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  • Darcy Hager

    Posted on by dp

    We lost a great friend and rider today (July 22, 2014). Darcy was killed in a collision in Edmonton, Alberta this morning. It appears a Jeep left its lane and struck Darcy head on. Darcy will be remembered for his quiet wit, his miracle hat, and his love of riding. It was my great pleasure to ride with Darcy and to share stories at the end of the day. He will be dearly missed by all who knew him and shared the blue highways with him.

    Darcy Hager


  • Fresh Coffee

    See the update at bottom

    There’s a continuing conversation among the circle of friends regarding coffee – home roasted, in particular. I’ve taken it to the next level and grow coffee at home and today was harvest day. I live in the Seattle area and coffee trees won’t survive outside all year, so my trees are indoors most of the year. And the yield is light to non-existent, but we do get 2 crops per year on average. This harvest was 24 beans about half of which are peaberrys. A peaberry is a single bean – normal beans come two in a cherry. Peaberry beans tend to taste better though, and command a premium price.

    So here are the picked beans going through the post-harvest cycle.

    Fresh picked cherries
    Fresh picked cherries

    The cherries are plump, firm, and a warm red color when ready to harvest.

    Cherry hulls
    Cherry hulls

    This is what is left after the beans and mucilage are removed. This can be recycled.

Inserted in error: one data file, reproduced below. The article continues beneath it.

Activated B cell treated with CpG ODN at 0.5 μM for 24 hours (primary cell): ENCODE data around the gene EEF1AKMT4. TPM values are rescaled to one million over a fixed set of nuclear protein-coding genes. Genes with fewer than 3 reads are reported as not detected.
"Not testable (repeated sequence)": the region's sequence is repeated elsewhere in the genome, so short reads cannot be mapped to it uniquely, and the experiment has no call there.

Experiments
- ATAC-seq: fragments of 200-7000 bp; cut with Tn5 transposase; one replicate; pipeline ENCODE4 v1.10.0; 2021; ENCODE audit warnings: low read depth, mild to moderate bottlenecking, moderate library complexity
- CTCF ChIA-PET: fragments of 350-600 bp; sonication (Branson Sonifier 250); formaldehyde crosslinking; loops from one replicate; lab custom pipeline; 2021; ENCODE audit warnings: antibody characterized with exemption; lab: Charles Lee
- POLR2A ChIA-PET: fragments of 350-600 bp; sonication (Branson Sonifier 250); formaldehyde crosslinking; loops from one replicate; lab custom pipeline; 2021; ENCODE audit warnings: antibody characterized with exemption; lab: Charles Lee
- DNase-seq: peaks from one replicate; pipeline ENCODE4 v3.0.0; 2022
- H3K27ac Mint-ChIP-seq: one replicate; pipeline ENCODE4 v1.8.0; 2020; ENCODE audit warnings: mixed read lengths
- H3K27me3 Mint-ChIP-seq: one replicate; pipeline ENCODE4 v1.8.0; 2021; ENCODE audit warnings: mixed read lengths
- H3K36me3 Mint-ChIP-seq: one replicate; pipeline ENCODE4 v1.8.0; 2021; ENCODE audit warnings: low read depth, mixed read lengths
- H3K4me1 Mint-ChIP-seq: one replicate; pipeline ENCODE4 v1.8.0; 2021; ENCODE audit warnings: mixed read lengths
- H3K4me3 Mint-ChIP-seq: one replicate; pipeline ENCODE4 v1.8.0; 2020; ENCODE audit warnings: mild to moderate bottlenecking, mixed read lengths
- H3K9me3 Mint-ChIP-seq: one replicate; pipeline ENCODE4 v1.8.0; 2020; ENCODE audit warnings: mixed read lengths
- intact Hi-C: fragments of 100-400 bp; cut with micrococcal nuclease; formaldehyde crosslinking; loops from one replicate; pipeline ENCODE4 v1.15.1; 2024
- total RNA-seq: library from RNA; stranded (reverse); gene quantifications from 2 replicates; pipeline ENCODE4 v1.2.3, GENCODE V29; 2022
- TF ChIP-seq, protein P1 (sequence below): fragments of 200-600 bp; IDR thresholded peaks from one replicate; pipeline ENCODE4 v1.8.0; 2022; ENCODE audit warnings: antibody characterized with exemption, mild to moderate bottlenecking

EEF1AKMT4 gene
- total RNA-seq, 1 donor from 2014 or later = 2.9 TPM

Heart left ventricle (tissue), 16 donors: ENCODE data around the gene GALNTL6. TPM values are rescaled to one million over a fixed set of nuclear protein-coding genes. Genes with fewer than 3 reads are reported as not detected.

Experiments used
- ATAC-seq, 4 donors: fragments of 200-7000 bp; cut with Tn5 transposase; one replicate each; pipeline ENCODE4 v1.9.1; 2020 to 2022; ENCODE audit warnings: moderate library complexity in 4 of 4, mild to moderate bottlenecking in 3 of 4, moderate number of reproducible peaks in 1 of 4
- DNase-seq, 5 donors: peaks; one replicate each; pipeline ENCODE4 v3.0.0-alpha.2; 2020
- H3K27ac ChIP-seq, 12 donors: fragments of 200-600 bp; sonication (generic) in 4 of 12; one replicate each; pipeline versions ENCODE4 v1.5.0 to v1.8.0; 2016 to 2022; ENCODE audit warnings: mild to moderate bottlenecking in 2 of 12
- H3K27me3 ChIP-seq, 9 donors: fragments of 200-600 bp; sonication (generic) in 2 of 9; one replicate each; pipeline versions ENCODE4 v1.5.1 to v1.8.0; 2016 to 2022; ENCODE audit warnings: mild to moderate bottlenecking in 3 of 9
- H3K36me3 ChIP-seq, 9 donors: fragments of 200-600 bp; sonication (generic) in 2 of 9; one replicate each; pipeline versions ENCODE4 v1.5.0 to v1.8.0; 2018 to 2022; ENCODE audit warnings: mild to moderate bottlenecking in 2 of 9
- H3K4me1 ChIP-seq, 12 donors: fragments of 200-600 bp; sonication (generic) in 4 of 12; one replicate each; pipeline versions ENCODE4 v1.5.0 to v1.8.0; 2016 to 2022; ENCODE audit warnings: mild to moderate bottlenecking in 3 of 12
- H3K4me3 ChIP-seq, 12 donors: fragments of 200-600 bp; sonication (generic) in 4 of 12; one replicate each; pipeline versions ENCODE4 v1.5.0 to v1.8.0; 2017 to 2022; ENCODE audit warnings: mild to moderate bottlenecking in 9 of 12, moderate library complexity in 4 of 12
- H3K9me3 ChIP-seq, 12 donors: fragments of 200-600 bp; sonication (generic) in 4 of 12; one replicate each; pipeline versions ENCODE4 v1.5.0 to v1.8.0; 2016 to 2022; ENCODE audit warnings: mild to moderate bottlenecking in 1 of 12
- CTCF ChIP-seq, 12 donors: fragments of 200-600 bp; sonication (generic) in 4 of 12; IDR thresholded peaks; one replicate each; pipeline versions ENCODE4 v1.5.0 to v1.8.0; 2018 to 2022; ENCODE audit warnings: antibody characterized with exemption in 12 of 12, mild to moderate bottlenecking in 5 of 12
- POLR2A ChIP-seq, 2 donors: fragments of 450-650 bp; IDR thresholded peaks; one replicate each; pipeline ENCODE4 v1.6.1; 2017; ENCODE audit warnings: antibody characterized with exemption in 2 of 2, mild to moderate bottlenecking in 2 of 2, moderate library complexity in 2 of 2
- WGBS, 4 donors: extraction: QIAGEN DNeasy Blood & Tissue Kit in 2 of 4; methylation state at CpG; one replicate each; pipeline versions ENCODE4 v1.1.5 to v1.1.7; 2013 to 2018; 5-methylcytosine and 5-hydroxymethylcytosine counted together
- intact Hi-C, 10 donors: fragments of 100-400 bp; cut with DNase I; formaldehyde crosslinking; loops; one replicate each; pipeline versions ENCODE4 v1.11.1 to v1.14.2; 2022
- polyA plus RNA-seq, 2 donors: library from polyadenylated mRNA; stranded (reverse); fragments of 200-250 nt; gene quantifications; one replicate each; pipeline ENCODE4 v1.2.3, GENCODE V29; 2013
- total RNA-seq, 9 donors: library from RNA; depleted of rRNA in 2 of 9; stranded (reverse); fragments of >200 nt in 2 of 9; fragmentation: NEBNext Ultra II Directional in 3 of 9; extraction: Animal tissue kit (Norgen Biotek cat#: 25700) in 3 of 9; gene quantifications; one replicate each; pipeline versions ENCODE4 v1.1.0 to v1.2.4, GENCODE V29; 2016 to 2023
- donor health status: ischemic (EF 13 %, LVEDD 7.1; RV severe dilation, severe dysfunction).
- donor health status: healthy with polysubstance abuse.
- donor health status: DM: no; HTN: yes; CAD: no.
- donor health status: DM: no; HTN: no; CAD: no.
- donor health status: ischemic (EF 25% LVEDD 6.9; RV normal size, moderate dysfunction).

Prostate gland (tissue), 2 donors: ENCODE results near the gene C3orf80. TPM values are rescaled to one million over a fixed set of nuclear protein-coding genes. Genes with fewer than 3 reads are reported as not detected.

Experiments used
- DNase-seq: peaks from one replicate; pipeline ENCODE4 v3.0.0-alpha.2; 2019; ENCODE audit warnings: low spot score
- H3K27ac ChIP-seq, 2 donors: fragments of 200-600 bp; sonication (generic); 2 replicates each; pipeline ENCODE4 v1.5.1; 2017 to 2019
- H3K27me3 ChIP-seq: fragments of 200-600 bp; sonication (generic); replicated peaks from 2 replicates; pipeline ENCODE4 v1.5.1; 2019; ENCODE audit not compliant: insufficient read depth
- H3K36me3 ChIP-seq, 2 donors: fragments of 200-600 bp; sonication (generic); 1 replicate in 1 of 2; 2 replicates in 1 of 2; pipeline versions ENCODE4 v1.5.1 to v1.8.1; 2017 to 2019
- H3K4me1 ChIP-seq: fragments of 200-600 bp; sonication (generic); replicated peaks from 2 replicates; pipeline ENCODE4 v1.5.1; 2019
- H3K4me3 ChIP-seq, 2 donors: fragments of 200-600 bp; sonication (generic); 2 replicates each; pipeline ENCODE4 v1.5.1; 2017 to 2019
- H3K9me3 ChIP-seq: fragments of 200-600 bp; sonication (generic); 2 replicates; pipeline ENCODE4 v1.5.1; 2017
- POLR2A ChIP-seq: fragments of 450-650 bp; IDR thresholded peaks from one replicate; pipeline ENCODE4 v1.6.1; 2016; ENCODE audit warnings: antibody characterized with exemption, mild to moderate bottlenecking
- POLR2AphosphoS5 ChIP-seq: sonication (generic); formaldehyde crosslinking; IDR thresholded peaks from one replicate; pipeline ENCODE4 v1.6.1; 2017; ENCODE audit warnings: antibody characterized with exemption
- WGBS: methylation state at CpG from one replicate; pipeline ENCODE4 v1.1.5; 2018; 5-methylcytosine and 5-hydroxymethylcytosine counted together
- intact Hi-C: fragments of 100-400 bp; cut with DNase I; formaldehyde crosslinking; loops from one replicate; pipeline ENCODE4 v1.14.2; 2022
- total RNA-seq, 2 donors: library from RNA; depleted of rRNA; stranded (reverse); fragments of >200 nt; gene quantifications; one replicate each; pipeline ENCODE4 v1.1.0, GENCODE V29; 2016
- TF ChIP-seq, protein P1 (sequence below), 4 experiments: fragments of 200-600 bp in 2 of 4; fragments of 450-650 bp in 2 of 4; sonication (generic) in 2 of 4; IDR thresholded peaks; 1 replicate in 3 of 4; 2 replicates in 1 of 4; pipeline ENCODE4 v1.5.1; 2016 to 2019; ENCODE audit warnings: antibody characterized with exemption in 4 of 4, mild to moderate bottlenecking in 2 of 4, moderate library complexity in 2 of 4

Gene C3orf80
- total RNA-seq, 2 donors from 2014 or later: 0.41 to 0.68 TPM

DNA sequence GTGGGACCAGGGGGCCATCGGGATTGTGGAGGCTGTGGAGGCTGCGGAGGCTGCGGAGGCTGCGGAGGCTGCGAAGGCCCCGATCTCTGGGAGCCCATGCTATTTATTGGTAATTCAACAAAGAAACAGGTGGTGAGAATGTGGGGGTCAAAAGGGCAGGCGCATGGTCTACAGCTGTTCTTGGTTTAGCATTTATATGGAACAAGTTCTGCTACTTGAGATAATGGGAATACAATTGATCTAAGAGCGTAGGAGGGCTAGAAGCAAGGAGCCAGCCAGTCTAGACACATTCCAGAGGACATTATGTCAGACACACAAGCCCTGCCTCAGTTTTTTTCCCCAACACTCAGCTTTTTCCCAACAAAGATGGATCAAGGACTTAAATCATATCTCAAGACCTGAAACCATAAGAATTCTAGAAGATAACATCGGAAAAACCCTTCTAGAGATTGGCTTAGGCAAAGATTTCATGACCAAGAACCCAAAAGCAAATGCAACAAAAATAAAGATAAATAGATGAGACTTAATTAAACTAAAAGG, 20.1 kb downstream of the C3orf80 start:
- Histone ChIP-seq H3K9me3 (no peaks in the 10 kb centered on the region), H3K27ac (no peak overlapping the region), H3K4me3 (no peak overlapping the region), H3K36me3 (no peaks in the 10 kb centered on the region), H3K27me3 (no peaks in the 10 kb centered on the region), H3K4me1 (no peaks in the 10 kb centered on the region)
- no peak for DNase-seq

Fermenting beans with mucilage
    Fermenting beans with mucilage

    The beans soak in water for the better part of a day. This allows natural processes to separate the mucilage from the bean. Not everyone does it this way – you can dry the beans in the mucilage but you get a better product by separating them before drying. Either way you have to remove the mucilage before roasting.

    Update: It’s two days later and the fermenting is ended and the mucilage has been removed and the beans are now very dry. In the next image you can see the remaining endocarp, or parchment that still encloses the beans. In some cases this is split as seen. The parchment is removed and finally we see the actual product. A thin layer remains and is cooked away as chaff during roasting. Nature has done a good job of protecting this little jewel.

    Dried beans in parchment
    Dried beans in parchment

    TaDA! A bean with parchment removed.

    Bean with parchment removed
    Bean with parchment removed

    Update March 2, 2014

    Today was roast day for the home-grown beans and the kitchen is swathed with the aroma of fresh hot coffee bean smoke. I had enough beans for two cups of home grown Joe and one is steaming next to my keyboard now. I have to say, it is delicious and far far better than I expected 8 years ago when I planted the first tree. This is the first cup after all that time – what the hell’s the rush! It is also the most expensive cup of coffee I’ve ever had in my life.


  • RATSO 2011

    There’s a gap in the social calendar this year owing to there being no Snarl Partay in August, so I thought I’d get caught up on touring Washington. As they say, there’s no place like home.

    Run Around the Scablands and the Okanogan!

    The Washington Scablands are the result of cyclic flooding in Eastern Washington that occured when glacial Lake Missoula repeatedly broke through the ice dams that held it back during the last continental glaciation. Google it and fly over it with Google Earth.

    Here’s the first cut of the route. Begins in Kennewick and ends in Tonasket. The gallery images are clickable and only represent a blowup of the full route. No stops have been figured out yet owing to there being so much to see along the way. I figured I’d take three days off work plus a weekend and just have a leisurely ride.